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Cell Loss During Pseudoislet Formation Hampers Profound Improvements in Islet Lentiviral Transduction Efficacy for Transplantation Purposes

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Islet transplantation is a promising treatment in type 1 diabetes, but the need for chronic immunosuppression is a major hurdle to broad applicability. Ex vivo introduction of agents by lentiviral vectors—improving -cell resistance against immune attack—is an attractive path to pursue. The aim of this study was to investigate whether dissociation of islets to single cells prior to viral infection and reaggregation before transplantation would improve viral transduction efficacy without cytotoxicity. This procedure improved transduction efficacy with a LV-pWPT-CMV-EGFP construct from 11.2 ± 4.1% at MOI 50 in whole islets to 80.0 ± 2.8% at MOI 5. Viability (as measured by Hoechst/PI) and functionality (as measured by glucose challenge) remained high. After transplantation, the transfected pseudoislet aggregates remained EGFP positive for more than 90 days and the expression of EGFP colocalized primarily with the insulin-positive -cells. No increased vulnerability to immune attack was observed in vitro or in vivo. These data demonstrate that dispersion of islets prior to lentiviral transfection and reaggregation prior to transplantation is a highly efficient way to introduce genes of interest into islets for transplantation purposes in vitro and in vivo, but the amount of -cells needed for normalization of glycemia was more than eightfold higher when using dispersed cell aggregates versus unmanipulated islets. The high price to pay to reach stable and strong transgene expression in islet cells is certainly an important cell loss.
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Keywords: Gene therapy; Islet transplantation; Lentiviral vector; Pancreatic -cells; Pseudoislet aggregates; Type 1 diabetes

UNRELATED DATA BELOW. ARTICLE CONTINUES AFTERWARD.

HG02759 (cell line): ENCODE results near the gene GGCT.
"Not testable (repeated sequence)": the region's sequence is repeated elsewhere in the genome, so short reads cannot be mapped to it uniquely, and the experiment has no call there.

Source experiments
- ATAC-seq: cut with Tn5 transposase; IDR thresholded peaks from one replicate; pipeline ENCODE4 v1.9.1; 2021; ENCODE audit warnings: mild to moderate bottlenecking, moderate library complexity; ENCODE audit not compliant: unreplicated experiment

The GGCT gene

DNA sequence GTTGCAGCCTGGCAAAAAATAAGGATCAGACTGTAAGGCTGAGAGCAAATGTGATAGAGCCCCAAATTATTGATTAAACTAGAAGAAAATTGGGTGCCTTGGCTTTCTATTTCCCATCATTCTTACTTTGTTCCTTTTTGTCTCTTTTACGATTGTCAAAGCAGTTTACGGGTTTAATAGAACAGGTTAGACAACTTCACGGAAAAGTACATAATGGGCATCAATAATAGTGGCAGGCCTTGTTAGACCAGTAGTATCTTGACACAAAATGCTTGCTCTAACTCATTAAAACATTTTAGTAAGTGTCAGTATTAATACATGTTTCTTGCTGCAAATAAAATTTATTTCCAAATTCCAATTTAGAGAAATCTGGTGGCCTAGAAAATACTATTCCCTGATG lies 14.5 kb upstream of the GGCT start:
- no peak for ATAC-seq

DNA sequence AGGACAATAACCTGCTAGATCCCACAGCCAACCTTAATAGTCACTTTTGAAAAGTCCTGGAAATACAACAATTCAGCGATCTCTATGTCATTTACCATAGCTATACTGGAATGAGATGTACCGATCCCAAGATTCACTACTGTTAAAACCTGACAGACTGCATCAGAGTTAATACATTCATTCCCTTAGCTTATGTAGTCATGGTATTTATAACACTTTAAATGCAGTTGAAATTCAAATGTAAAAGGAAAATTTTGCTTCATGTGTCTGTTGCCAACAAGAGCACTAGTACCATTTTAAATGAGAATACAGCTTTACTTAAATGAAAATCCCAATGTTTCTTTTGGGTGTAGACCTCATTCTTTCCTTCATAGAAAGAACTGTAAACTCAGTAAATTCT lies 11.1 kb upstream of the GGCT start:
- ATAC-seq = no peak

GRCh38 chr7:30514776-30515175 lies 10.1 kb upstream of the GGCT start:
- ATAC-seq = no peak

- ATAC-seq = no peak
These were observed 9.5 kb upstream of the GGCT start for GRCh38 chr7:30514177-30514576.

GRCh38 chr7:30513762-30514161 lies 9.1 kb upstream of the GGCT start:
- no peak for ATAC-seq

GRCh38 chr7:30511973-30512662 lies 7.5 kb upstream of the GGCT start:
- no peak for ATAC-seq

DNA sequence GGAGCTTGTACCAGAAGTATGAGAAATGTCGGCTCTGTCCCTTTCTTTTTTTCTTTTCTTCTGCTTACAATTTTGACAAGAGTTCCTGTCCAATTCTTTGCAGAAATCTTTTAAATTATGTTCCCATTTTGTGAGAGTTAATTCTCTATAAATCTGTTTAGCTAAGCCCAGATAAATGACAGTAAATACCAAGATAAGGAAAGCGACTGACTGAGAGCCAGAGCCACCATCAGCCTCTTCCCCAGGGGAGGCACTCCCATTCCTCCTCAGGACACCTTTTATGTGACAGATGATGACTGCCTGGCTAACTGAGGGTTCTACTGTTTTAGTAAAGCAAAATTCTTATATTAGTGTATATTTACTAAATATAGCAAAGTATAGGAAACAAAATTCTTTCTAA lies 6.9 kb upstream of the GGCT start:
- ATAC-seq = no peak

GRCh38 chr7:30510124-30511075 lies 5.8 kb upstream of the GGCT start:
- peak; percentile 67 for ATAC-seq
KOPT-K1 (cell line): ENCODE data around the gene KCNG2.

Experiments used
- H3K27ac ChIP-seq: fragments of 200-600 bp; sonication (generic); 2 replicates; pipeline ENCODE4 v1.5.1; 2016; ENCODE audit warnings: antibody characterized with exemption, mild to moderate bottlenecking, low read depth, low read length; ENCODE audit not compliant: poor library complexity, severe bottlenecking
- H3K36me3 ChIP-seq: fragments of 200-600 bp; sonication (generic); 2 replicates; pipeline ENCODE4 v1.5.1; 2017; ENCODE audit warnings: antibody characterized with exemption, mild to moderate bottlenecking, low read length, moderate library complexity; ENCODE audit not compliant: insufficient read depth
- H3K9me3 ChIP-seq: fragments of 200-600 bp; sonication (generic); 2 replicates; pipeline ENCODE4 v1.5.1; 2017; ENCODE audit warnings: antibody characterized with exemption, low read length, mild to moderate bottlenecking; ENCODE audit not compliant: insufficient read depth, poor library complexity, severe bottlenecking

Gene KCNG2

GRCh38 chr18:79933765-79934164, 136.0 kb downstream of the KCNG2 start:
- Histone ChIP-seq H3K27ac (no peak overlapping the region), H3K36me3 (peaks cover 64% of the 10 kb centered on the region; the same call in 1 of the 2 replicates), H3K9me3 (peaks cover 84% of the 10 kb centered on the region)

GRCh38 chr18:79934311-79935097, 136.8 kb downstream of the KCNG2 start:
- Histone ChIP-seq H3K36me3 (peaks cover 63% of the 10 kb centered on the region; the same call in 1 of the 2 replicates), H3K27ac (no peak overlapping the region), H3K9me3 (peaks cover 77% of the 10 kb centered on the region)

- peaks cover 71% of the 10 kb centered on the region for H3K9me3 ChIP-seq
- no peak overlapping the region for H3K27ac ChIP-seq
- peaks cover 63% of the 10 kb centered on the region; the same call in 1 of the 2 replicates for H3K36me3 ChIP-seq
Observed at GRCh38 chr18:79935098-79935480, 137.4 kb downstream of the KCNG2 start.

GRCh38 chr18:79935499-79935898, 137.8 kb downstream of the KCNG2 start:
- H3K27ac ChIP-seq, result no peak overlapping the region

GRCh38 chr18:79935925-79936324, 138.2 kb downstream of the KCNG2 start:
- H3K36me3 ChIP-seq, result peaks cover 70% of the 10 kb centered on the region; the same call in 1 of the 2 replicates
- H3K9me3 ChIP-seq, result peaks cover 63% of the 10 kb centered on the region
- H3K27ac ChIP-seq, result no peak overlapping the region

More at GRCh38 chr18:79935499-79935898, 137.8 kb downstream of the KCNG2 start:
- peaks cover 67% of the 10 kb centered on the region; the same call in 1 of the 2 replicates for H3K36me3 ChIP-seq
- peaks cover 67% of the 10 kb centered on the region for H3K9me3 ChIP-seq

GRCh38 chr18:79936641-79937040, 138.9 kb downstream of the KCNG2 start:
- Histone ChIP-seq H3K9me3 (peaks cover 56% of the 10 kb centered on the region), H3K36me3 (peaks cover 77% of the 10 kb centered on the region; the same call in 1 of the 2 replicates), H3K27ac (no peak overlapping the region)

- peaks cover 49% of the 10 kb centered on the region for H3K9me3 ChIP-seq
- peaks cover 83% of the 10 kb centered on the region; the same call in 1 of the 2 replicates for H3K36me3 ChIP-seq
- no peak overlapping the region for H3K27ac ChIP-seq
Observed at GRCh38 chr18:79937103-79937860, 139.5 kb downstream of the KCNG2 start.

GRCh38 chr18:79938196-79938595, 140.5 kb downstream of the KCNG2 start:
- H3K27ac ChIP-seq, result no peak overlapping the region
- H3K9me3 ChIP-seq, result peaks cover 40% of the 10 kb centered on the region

Document Type: Research Article

Affiliations: 1: Laboratory of Experimental Medicine and Endocrinology (LEGENDO), UZ Gasthuisberg O&N, Katholieke Universiteit Leuven, Leuven, Belgium 2: Laboratory of Experimental Medicine, Université Libre de Bruxelles, Brussels, Belgium 3: Institute of Clinical Biochemistry, Hannover Medical School, Hannover, Germany 4: Institute of Clinical Biochemistry, Hannover Medical School, Hannover, Germany, Institute of Medical Biochemistry and Molecular Biology, University of Rostock, Rostock, Germany

Publication date: 2007-05-01

More about this publication?
  • Cell Transplantation publishes original, peer-reviewed research and review articles on the subject of cell transplantation and its application to human diseases. To ensure high-quality contributions from all areas of transplantation, separate section editors and editorial boards have been established. Articles deal with a wide range of topics including physiological, medical, preclinical, tissue engineering, and device-oriented aspects of transplantation of nervous system, endocrine, growth factor-secreting, bone marrow, epithelial, endothelial, and genetically engineered cells, among others. Basic clinical studies and immunological research papers are also featured. To provide complete coverage of this revolutionary field, Cell Transplantation will report on relevant technological advances, and ethical and regulatory considerations of cell transplants. Cell Transplantation is now an Open Access journal starting with volume 18 in 2009, and therefore there will be an inexpensive publication charge, which is dependent on the number of pages, in addition to the charge for color figures. This will allow work to be disseminated to a wider audience and also entitle the corresponding author to a free PDF, as well as prepublication of an unedited version of the manuscript.

    Cell Transplantation is now being published by SAGE. Please visit their website for the most recent issues.

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